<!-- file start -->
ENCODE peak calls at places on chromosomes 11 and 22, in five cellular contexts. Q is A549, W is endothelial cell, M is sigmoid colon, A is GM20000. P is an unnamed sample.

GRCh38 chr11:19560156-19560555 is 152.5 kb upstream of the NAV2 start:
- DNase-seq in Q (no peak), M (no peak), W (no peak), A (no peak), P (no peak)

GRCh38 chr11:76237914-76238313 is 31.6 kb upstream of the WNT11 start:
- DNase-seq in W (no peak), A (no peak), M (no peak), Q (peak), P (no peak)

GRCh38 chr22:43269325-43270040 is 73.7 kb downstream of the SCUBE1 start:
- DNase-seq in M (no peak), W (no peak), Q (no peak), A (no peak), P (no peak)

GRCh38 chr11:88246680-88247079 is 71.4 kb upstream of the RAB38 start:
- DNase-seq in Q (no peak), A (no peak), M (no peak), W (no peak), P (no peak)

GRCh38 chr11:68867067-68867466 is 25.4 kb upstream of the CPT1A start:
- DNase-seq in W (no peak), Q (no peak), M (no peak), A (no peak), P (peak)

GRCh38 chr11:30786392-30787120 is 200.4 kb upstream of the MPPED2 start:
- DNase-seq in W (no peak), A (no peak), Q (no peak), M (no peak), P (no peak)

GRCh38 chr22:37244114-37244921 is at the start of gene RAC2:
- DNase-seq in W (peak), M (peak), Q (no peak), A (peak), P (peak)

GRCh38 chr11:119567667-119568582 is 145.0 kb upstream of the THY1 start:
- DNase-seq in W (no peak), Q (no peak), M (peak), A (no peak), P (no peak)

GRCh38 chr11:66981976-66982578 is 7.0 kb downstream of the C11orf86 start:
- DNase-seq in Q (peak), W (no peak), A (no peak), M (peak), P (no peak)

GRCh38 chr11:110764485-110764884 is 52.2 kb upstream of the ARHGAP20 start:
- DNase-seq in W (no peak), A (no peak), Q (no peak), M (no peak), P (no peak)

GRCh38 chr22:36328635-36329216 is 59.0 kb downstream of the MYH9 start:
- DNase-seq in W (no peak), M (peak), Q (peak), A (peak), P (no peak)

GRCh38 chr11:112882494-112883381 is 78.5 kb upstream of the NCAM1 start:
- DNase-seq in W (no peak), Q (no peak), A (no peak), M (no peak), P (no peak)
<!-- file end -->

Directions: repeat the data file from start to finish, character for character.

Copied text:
ENCODE peak calls at places on chromosomes 11 and 22, in five cellular contexts. Q is A549, W is endothelial cell, M is sigmoid colon, A is GM20000. P is an unnamed sample.

GRCh38 chr11:19560156-19560555 is 152.5 kb upstream of the NAV2 start:
- DNase-seq in Q (no peak), M (no peak), W (no peak), A (no peak), P (no peak)

GRCh38 chr11:76237914-76238313 is 31.6 kb upstream of the WNT11 start:
- DNase-seq in W (no peak), A (no peak), M (no peak), Q (peak), P (no peak)

GRCh38 chr22:43269325-43270040 is 73.7 kb downstream of the SCUBE1 start:
- DNase-seq in M (no peak), W (no peak), Q (no peak), A (no peak), P (no peak)

GRCh38 chr11:88246680-88247079 is 71.4 kb upstream of the RAB38 start:
- DNase-seq in Q (no peak), A (no peak), M (no peak), W (no peak), P (no peak)

GRCh38 chr11:68867067-68867466 is 25.4 kb upstream of the CPT1A start:
- DNase-seq in W (no peak), Q (no peak), M (no peak), A (no peak), P (peak)

GRCh38 chr11:30786392-30787120 is 200.4 kb upstream of the MPPED2 start:
- DNase-seq in W (no peak), A (no peak), Q (no peak), M (no peak), P (no peak)

GRCh38 chr22:37244114-37244921 is at the start of gene RAC2:
- DNase-seq in W (peak), M (peak), Q (no peak), A (peak), P (peak)

GRCh38 chr11:119567667-119568582 is 145.0 kb upstream of the THY1 start:
- DNase-seq in W (no peak), Q (no peak), M (peak), A (no peak), P (no peak)

GRCh38 chr11:66981976-66982578 is 7.0 kb downstream of the C11orf86 start:
- DNase-seq in Q (peak), W (no peak), A (no peak), M (peak), P (no peak)

GRCh38 chr11:110764485-110764884 is 52.2 kb upstream of the ARHGAP20 start:
- DNase-seq in W (no peak), A (no peak), Q (no peak), M (no peak), P (no peak)

GRCh38 chr22:36328635-36329216 is 59.0 kb downstream of the MYH9 start:
- DNase-seq in W (no peak), M (peak), Q (peak), A (peak), P (no peak)

GRCh38 chr11:112882494-112883381 is 78.5 kb upstream of the NCAM1 start:
- DNase-seq in W (no peak), Q (no peak), A (no peak), M (no peak), P (no peak)